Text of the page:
Never, in even his most fantastic dreams of crime fighting, had Mr. Bingler visualized such a scene as this. Always he had had the whip hand, and the villains had been cringing against the cold menace of his logical condemnations. But now he knew them for the dreams they were, and realized that life is at times more astounding than fiction.
“Talk,” Harvey Wilson said, “and I mean everything you know!”
“I figured it like this,” Mr. Bingler said hurriedly, “Reeves was planning to kill you for — I mean Harvey Wilson was to be murdered — That is — !”
“Go on, please,” Wilson said softly. “I was to die for a half million dollars of insurance.”
“Yes,” Mr. Bingler said, “so you had a mask made of your face.”
“By Miller of the Wax Museum,” Wilson interrupted helpfully.
“Miller!” Mr. Bingler said wonderingly.
And with the precision of well-oiled machinery, Mr. Bingler’s mind whirled a bit, fitted a few integral pieces into place — and spat out the answer to all that had happened.
Mr. Bingler straightened, and he was suddenly no more a meek little man in a raincoat and derby. There was a look of incredulous shock on his hardening features, and his eyes were keen and piercing.
“Well?” Harvey Wilson said softly, insistently.
“He’s got the answers, Harvey!” Reeves said desperately.
Mr. Bingler nodded. “Yes,” he said evenly, “I think I have.” His thumb found the spring trigger of his teargas pen. “This is it,” he stated:
“A few years ago, a man named Simpson and a partner Trotter murdered a gem salesman. Trotter was caught, but Simpson got away. Simpson had the jewels and disposed of them for enough to join a man named Reeves in an importing business. Simpson had no police record, and thought he was safe from pursuit. He changed his name and became a respected citizen. He thought that his partner could never find him, because even then Simpson had not been his real name.”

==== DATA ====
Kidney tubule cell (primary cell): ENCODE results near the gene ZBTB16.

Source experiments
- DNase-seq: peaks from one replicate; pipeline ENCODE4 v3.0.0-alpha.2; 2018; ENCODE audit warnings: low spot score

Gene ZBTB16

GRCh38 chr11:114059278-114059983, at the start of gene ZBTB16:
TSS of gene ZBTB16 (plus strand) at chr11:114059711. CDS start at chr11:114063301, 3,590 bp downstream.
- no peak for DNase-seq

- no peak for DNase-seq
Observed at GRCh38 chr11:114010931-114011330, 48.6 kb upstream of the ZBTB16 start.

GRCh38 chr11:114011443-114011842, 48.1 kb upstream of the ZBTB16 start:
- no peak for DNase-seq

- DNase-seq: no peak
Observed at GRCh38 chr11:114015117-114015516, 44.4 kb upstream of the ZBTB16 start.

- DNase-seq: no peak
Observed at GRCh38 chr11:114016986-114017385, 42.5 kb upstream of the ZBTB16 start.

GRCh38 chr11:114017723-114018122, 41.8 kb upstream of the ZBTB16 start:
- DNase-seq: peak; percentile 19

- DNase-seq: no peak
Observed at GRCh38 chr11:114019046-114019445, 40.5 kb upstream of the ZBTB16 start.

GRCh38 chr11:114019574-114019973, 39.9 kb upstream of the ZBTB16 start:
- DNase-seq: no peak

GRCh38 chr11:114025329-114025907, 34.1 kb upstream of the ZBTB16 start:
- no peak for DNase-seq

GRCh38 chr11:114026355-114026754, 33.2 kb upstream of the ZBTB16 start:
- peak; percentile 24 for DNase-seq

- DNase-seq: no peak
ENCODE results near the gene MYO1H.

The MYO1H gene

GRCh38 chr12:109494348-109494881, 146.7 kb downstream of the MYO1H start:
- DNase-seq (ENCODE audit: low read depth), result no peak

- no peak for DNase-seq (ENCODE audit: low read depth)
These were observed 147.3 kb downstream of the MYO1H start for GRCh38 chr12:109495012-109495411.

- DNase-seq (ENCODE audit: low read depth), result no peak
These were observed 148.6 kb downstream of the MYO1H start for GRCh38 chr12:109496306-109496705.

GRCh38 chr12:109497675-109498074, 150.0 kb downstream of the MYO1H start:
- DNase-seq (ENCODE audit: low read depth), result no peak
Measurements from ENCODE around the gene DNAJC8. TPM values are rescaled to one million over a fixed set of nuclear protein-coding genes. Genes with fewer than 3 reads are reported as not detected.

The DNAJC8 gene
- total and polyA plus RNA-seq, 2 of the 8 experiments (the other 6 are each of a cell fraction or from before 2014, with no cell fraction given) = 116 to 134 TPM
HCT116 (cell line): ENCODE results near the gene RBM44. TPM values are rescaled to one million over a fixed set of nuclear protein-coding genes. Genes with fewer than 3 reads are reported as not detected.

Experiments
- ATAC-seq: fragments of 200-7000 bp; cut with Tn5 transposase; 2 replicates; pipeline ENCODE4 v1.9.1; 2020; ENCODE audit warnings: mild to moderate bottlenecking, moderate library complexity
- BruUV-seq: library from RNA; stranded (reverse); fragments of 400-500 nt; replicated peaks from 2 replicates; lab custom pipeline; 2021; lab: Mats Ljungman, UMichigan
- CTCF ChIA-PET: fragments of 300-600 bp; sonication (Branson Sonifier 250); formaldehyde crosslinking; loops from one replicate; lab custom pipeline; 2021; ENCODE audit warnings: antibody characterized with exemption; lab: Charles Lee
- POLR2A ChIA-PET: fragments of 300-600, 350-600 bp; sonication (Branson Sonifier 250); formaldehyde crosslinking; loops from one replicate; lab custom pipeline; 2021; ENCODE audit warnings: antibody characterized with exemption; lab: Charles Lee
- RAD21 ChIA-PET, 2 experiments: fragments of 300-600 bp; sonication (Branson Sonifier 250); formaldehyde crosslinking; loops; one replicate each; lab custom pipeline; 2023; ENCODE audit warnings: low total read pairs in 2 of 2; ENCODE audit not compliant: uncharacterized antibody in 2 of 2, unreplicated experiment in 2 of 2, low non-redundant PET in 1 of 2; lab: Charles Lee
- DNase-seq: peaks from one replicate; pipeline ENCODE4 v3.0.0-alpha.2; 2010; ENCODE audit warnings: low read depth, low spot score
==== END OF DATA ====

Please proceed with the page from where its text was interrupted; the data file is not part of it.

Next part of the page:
“Go on,” Harvey Wilson prompted, as Mr. Bingler stopped for breath.
“Trotter served his sentence, and was to be paroled day after tomorrow,” Mr. Bingler continued, “and sent a letter to Wilson that disclosed the fact that he knew who Wilson was. Harvey Wilson knew that a drastic solution to his problem must be found, or he might go to the electric chair for the salesman’s murder. He didn’t dare murder Trotter because the crook might have left a letter telling of the crime. So he planned to kill himself!”
“You’re rather clever, did you know that?” Wilson said.
Mr. Bingler nodded, without pride, swallowed deeply. “Well,” he continued, “Harvey Wilson didn’t want to die in reality, so he thought he’d fake his death. He blackmailed his partner into helping him. He stole a body from the Medical College, making it appear as a prank of the students, then had a wax mask made of his face by Miller. He bribed a doctor to make out a fake death certificate and a cremation order. His purpose was plain. His partner, Reeves, would hold a phony service over the corpse wearing a mask of Wilson’s face, then hold an instant cremation. When Trotter showed up, there would be incontestable proof that Wilson was dead. And later on, Wilson and Reeves would split the insurance. There could be no trouble in any way, for Wilson would be undeniably dead, and the insurance would be automatically paid.”